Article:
How remote working has shaken up the IT sector

How remote working has shaken up the IT sector

Even before the national lockdowns of 2020, the IT sector’s contribution to business could never be understated. Many businesses rely on IT infrastructure to remain organised, secure and, of course, efficient.

The importance of the IT sector has come into its own even more since the spread of COVID-19. Restrictions placed on workers have shaken up our working patterns and our reliance on IT experts.

With those who were based in office spaces at the beginning of 2020 now working almost exclusively from home, IT professionals now face more pressure in supporting their clients and co-workers. Their main roles have gone from fixing everyday technological issues to ensuring everyone can work as efficiently online as they had before the pandemic.

From providing remote workers with the right equipment to transferring employees onto cloud-based servers, IT professionals must adapt to remain efficient in ways that could potentially become the new norm going forward.

Hardware in short supply

Since the first UK lockdown in March 2020, almost half of British professionals have worked from home – some for at least part of the year and others for its entirety. IT departments and agencies have faced the difficulties of getting office equipment out to employees working from home so organisations can continue working as smoothly as possible.

For some, this could be a simple task of getting items from A to B, whether via post or, for those who can, delivering items by hand directly to employees’ doors. For other IT professionals, it could involve overseeing the purchase of new equipment, which is an unwanted expense during an uncertain period.

Reliance on servers has also hugely increased this past year, and suppliers have caught on. Some server parts have seen an increase in price from 5% to 20%.

Skills in demand

No one could have foreseen just how long the pandemic would affect our working lives.

For many IT experts, whether internally for their own organisation or consulting for others, full adherence to working from home policy was a priority. Long hours, increased running costs and more than a little stress was part and parcel of the role last year.

A year on, the constant demands on IT experts that began in March 2019 have cooled off somewhat. However, managing company cloud services and remaining connected to clients while working completely online remains an exhaustive task for those overseeing working from home.

While it’s been a gruelling task, the good news is there are now more opportunities for remote working IT professionals. More developers in particular were needed across the nation, as more organisations looked to embrace in-house systems and apps to keep their business working.

Thanks to the various vaccines now being rolled out across the nation, the pandemic won’t go on forever. However, something that is likely to stay is the number of people working from home.

The past year has proven to many organisations that their employees can work efficiently from their at-home desks. In fact, of those currently working remotely, a huge 72% would prefer a hybrid of remote and office working going forward when it is safe to do so. This could create opportunities for IT workers as the new ways of working potentially become more permanent.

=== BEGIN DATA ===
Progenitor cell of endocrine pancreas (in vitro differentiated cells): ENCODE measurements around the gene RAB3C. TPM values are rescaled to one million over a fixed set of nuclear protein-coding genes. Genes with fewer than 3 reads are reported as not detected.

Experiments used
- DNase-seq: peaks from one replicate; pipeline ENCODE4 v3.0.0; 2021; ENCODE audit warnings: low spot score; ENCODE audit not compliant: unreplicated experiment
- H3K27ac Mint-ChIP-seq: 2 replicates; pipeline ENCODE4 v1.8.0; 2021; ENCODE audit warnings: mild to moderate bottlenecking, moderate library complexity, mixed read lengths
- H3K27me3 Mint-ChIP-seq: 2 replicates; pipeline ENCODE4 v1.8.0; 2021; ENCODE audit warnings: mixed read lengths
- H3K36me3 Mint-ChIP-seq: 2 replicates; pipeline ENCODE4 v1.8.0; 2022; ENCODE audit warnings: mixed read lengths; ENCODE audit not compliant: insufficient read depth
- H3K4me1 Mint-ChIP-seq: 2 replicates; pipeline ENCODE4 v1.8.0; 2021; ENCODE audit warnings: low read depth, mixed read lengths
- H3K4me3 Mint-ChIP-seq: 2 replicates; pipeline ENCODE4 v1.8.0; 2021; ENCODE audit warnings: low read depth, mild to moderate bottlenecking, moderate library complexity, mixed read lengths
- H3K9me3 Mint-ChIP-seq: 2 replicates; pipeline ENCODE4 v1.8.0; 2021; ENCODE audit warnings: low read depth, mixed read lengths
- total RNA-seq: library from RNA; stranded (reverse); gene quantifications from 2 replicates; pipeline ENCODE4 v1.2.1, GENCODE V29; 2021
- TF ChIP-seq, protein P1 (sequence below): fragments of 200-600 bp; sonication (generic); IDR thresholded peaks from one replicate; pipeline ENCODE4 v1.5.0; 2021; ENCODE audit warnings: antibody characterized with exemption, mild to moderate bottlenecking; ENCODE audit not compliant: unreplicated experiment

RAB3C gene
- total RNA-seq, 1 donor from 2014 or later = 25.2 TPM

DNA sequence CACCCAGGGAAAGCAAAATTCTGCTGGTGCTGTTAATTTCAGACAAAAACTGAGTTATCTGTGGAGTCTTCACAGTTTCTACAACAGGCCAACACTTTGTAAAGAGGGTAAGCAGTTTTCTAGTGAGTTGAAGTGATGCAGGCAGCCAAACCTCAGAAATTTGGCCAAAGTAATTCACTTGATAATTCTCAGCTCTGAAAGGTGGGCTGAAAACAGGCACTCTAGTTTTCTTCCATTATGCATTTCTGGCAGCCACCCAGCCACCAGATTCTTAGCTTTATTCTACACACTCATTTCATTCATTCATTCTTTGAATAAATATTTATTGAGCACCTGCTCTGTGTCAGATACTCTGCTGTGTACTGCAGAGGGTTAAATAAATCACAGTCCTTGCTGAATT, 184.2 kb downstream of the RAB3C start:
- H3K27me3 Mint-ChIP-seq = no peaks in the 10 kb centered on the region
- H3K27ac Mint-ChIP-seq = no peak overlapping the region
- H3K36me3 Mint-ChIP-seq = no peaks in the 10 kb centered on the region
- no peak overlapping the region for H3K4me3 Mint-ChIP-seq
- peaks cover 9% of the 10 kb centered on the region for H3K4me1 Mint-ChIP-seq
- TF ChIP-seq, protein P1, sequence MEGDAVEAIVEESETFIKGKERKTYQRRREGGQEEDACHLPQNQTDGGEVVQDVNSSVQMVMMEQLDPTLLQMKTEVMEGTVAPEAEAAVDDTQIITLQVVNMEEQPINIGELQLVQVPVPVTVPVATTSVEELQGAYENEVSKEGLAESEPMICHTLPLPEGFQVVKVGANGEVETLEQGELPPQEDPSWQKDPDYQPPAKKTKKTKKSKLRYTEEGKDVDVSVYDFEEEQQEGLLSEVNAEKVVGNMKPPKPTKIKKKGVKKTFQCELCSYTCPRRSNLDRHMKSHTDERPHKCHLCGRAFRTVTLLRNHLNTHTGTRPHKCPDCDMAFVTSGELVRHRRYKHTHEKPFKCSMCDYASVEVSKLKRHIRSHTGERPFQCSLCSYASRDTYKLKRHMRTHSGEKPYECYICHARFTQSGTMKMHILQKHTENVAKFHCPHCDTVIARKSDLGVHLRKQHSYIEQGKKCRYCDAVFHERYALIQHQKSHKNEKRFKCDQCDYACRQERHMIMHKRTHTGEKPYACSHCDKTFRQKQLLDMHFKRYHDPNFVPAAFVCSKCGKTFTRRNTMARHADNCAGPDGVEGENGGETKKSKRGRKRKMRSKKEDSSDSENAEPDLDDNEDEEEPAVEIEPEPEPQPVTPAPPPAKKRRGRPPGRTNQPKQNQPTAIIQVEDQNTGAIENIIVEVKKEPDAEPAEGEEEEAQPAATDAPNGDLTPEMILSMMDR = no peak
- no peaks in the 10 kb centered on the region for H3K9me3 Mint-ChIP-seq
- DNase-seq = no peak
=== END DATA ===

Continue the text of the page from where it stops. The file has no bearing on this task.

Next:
Acceleration of companies’ digital transformation

Historically, employers have been cautious on their flexibility around working from home, with concerns around productivity and engagement. In 2016, only 8% of professionals based in Germany worked from home, despite 42% of respondents having a job that allowed for it. Since the pandemic swept the continent, 61% of workers were home-based.

Before the pandemic, some companies had been making gradual steps to building a digital infrastructure so employees could efficiently work from home for at least part of the working week. For some organisations, the idea was to move headquarters to a smaller building that saves the company money. For others, it was for the wellbeing of the employees and to reduce the company’s carbon footprint by reducing the number of people travelling into work every day.

However, the first sudden UK lockdown in March 2020, caused these forward-thinking companies to accelerate their long-term plans to keep the business going remotely.

These changes have, of course, put IT workers under a lot of pressure. Whether in-house or an external provider, support staff now have a limited number of resources they would usually utilise to provide their clients with the services they have paid for. While some positions can continue their role with a simple laptop, companies now toned to find new ways and make more investments to properly deliver their services.

Safeguarding your work as an IT professional

All these company and client-wide pressures the IT sector is now under could have a negative result. With added stress, an experienced IT contractor or consultant could potentially make a mistake they most probably wouldn’t have done under normal circumstances.

Now the world relies so heavily on IT professionals to keep on top of an ever-changing technology-driven way of living and working, it’s more important than ever for professionals to protect themselves.

On the chance that you make a mistake while carrying out your duties, you should ensure you are appropriately covered with the right level of insurance. If you are an IT consultant or IT contractor, find out which level of cover best applies to you and protect yourself against the unexpected.

COVID-19 has certainly re-shaped all our lives, including how the IT sector functions on a daily basis. To find out more about how you can protect yourself as a professional in these unprecedented times, visit our blog on the Markel website.

Business insurance from £5 a month